For The People

Wine producers lose money from export ban

The beginning of the national lockdown saw a ban of sales of alcohol and nicotine products. As the Covid-19 committee advised the President that the continuation of selling of these could lead to a tremendous increase of Covid-19 cases in South Africa. Bearing in mind that South Africa holds the highest score in alcoholism which contributes greatly to road accidents and domestic violence.

The extension of the national lockdown came with new regulation measures, where the minister of cooperative governance and traditional affairs Nkosazana Dlamini-Zuma announced on the 16th of April that transportation of consumable alcohol is prohibited.  On that same day, transport minister Fikile Mbalula released a review of lockdown measures that confirmed that indeed transportation of alcohol is prohibited. The ban was propelled by the recent burglaries and theft of alcohol from closed outlets around the country and the increased trend of alcohol being sold on the black market.

This left the wine industry producers confused and frustrated as this meant 290 000 jobs are on the line.

Wines of South Africa (WOSA) says the industry is disappointed with the changes in the gazette. WOSA spokesperson Maryna Calow said the decision had put the livelihood and long term future of the industry in grave danger.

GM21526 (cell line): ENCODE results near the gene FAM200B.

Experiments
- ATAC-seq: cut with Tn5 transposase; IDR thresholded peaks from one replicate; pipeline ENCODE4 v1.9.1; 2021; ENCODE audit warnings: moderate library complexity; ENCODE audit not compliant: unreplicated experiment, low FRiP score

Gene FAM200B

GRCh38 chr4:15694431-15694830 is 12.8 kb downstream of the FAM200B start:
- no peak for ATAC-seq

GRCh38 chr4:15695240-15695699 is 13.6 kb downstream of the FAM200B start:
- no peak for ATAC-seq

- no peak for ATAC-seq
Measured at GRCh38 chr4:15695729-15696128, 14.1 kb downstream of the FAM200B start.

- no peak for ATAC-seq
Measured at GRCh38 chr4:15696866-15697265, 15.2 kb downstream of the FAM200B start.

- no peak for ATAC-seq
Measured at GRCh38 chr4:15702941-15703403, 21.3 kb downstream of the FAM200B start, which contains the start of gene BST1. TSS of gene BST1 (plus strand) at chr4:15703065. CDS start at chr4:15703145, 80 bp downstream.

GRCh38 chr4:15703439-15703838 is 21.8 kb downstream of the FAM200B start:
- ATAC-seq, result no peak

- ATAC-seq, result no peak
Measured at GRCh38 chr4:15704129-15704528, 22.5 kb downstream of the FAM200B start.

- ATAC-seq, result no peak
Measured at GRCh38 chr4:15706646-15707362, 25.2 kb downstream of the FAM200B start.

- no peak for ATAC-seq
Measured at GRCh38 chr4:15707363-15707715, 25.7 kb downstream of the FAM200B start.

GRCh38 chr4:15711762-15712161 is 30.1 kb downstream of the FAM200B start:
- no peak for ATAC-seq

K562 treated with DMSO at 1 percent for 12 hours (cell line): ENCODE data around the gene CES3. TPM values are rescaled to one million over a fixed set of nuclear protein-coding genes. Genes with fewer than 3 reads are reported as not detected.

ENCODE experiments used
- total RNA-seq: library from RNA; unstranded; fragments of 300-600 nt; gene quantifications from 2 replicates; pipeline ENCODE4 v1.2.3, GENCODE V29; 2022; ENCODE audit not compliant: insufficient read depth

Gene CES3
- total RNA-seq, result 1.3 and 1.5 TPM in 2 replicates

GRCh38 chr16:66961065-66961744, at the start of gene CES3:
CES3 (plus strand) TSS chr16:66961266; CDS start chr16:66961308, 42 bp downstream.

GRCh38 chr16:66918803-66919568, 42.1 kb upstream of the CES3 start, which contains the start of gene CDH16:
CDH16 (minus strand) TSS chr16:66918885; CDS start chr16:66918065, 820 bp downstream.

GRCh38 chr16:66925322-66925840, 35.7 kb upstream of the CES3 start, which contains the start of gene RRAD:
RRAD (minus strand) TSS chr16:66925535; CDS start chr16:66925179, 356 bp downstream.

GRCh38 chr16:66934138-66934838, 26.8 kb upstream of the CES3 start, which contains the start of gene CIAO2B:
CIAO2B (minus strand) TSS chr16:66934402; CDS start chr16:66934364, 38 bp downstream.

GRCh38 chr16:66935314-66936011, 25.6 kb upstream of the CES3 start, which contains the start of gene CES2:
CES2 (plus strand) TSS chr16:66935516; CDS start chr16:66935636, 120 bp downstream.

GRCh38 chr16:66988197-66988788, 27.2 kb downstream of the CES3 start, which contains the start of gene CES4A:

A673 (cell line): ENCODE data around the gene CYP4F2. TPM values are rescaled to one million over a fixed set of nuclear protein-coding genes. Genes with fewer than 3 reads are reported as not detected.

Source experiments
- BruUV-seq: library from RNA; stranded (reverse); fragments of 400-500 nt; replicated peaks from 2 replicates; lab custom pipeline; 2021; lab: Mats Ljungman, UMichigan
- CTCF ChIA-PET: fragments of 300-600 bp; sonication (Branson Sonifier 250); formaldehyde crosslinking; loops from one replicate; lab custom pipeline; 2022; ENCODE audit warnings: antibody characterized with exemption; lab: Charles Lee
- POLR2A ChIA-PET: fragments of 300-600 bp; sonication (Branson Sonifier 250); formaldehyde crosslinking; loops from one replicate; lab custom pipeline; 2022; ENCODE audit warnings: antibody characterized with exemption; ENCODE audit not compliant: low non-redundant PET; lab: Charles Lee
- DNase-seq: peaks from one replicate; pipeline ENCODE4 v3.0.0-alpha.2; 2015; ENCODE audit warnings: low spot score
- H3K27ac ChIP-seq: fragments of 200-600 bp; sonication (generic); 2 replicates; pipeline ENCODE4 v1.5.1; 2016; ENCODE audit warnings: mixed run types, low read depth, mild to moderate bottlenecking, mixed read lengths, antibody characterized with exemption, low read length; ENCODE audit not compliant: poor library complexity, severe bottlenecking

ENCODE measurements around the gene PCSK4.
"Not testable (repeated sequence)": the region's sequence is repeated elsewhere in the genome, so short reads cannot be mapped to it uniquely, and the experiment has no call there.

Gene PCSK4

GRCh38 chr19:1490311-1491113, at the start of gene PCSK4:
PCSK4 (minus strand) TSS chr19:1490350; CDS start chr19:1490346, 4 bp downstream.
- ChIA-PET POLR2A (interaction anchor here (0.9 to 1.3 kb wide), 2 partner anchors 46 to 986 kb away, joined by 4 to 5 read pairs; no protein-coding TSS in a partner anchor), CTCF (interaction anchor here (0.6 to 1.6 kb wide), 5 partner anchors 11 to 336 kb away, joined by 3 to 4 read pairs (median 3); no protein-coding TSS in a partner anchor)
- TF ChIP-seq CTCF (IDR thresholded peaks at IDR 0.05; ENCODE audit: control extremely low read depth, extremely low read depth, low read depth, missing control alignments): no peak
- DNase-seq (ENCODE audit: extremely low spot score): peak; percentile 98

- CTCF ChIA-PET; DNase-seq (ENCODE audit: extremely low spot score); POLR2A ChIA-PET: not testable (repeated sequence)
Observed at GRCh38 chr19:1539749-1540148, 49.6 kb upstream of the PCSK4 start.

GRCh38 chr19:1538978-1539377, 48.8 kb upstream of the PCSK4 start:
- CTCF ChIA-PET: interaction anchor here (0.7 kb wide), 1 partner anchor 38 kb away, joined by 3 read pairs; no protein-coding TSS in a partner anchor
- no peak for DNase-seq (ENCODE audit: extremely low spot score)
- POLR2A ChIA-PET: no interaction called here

Calow said the industry was considering a legal challenge of the changes.

“If there is a route and grounds for legal recourse, we will follow that. For now, we are investigating our available options,” said Calow.

The Minister of Agriculture for Western Cape Government, Dr Ivan Meyer immediately appealed to the minister of agriculture, land reform and rural development in a document on the 17th April, stating that the Western Cape has the highest number of wine cellars.

The wine industry exports between 420 million and 450 million litres a year. However, only 320 million litres were exported last year due to a drought that lasted 3 years. The wine industry’s contribution to the GDP for the economy exceeds $2.6 billion annually and creates roughly 290,000 jobs directly and indirectly. These figures include close to $400 million excise and VAT contribution to the South African Revenue Service as per 2019. As South Africa’s second biggest agricultural export product, wine earns close to $500 million worth of foreign revenue each year through exports of roughly 50% of total production, with the other 50% sold locally. The ban on transportation of the wines have left the producers reputation tainted.

On 17 April, the Presidency also declined the request of the Gauteng Liquor Forum members to sell alcohol locally during the National State of Disaster.

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